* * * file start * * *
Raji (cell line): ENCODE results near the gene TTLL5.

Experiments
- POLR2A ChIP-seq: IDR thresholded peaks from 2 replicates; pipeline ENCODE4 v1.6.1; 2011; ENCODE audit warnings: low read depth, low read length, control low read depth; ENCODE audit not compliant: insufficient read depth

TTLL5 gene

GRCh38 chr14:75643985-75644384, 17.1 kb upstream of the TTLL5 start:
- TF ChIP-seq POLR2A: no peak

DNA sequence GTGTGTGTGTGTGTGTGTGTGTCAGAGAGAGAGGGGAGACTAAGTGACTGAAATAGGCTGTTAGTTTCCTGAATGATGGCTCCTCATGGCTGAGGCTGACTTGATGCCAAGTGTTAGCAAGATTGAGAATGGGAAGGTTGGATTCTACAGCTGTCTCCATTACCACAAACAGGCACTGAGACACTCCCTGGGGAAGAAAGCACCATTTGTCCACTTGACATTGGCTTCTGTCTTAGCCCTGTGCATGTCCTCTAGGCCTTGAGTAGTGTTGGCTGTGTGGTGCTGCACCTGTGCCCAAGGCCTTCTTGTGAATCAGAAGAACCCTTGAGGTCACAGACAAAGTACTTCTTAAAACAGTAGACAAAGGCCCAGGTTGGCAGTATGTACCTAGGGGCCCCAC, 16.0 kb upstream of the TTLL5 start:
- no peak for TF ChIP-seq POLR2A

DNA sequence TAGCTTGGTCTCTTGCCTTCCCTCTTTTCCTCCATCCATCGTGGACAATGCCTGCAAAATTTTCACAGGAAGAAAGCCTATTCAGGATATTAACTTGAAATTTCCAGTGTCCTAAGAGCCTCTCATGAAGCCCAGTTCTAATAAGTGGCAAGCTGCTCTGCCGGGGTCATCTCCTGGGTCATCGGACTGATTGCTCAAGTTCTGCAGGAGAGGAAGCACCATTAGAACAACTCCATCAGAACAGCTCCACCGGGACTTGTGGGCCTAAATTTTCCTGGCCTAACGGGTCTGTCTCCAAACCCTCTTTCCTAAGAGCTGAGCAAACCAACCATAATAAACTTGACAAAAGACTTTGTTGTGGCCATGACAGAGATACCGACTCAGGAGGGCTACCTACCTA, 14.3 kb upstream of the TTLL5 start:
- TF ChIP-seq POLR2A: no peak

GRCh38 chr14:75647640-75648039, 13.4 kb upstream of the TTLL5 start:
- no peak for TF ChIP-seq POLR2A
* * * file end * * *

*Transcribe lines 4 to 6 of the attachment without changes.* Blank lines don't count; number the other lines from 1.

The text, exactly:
TTLL5 gene

GRCh38 chr14:75643985-75644384, 17.1 kb upstream of the TTLL5 start:
- TF ChIP-seq POLR2A: no peak